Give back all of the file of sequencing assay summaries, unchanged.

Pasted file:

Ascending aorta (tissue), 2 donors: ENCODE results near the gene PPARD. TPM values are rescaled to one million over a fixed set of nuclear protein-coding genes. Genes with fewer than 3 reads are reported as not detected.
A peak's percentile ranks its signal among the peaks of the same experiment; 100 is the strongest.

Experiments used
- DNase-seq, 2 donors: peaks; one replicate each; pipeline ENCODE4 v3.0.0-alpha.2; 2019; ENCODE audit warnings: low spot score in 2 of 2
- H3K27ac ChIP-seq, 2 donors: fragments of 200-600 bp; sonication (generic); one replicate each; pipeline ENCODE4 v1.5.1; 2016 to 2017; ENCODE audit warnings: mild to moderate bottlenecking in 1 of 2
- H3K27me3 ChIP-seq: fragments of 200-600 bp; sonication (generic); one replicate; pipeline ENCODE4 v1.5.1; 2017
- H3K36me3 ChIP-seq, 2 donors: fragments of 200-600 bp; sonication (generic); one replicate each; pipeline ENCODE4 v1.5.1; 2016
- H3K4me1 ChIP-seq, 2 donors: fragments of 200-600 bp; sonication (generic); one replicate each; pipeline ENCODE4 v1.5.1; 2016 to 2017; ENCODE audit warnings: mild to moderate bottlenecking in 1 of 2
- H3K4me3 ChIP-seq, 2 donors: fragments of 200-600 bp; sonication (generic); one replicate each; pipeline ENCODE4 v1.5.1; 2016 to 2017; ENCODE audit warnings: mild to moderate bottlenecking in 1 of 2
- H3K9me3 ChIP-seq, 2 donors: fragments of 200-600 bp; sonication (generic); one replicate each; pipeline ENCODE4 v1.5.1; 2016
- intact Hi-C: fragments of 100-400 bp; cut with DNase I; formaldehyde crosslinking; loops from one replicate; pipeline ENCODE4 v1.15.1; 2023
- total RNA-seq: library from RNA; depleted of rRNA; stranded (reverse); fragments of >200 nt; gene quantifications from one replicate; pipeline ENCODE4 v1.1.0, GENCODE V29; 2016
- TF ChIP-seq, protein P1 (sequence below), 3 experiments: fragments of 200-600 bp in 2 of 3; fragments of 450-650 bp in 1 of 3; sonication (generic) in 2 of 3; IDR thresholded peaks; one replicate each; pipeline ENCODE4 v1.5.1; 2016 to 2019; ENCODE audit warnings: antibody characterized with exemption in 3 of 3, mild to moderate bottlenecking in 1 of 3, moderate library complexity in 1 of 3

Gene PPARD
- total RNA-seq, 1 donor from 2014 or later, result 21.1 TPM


Ascending aorta (tissue), 2 donors: ENCODE results near the gene PPARD. TPM values are rescaled to one million over a fixed set of nuclear protein-coding genes. Genes with fewer than 3 reads are reported as not detected.
A peak's percentile ranks its signal among the peaks of the same experiment; 100 is the strongest.

Experiments used
- DNase-seq, 2 donors: peaks; one replicate each; pipeline ENCODE4 v3.0.0-alpha.2; 2019; ENCODE audit warnings: low spot score in 2 of 2
- H3K27ac ChIP-seq, 2 donors: fragments of 200-600 bp; sonication (generic); one replicate each; pipeline ENCODE4 v1.5.1; 2016 to 2017; ENCODE audit warnings: mild to moderate bottlenecking in 1 of 2
- H3K27me3 ChIP-seq: fragments of 200-600 bp; sonication (generic); one replicate; pipeline ENCODE4 v1.5.1; 2017
- H3K36me3 ChIP-seq, 2 donors: fragments of 200-600 bp; sonication (generic); one replicate each; pipeline ENCODE4 v1.5.1; 2016
- H3K4me1 ChIP-seq, 2 donors: fragments of 200-600 bp; sonication (generic); one replicate each; pipeline ENCODE4 v1.5.1; 2016 to 2017; ENCODE audit warnings: mild to moderate bottlenecking in 1 of 2
- H3K4me3 ChIP-seq, 2 donors: fragments of 200-600 bp; sonication (generic); one replicate each; pipeline ENCODE4 v1.5.1; 2016 to 2017; ENCODE audit warnings: mild to moderate bottlenecking in 1 of 2
- H3K9me3 ChIP-seq, 2 donors: fragments of 200-600 bp; sonication (generic); one replicate each; pipeline ENCODE4 v1.5.1; 2016
- intact Hi-C: fragments of 100-400 bp; cut with DNase I; formaldehyde crosslinking; loops from one replicate; pipeline ENCODE4 v1.15.1; 2023
- total RNA-seq: library from RNA; depleted of rRNA; stranded (reverse); fragments of >200 nt; gene quantifications from one replicate; pipeline ENCODE4 v1.1.0, GENCODE V29; 2016
- TF ChIP-seq, protein P1 (sequence below), 3 experiments: fragments of 200-600 bp in 2 of 3; fragments of 450-650 bp in 1 of 3; sonication (generic) in 2 of 3; IDR thresholded peaks; one replicate each; pipeline ENCODE4 v1.5.1; 2016 to 2019; ENCODE audit warnings: antibody characterized with exemption in 3 of 3, mild to moderate bottlenecking in 1 of 3, moderate library complexity in 1 of 3

Gene PPARD
- total RNA-seq, 1 donor from 2014 or later, result 21.1 TPM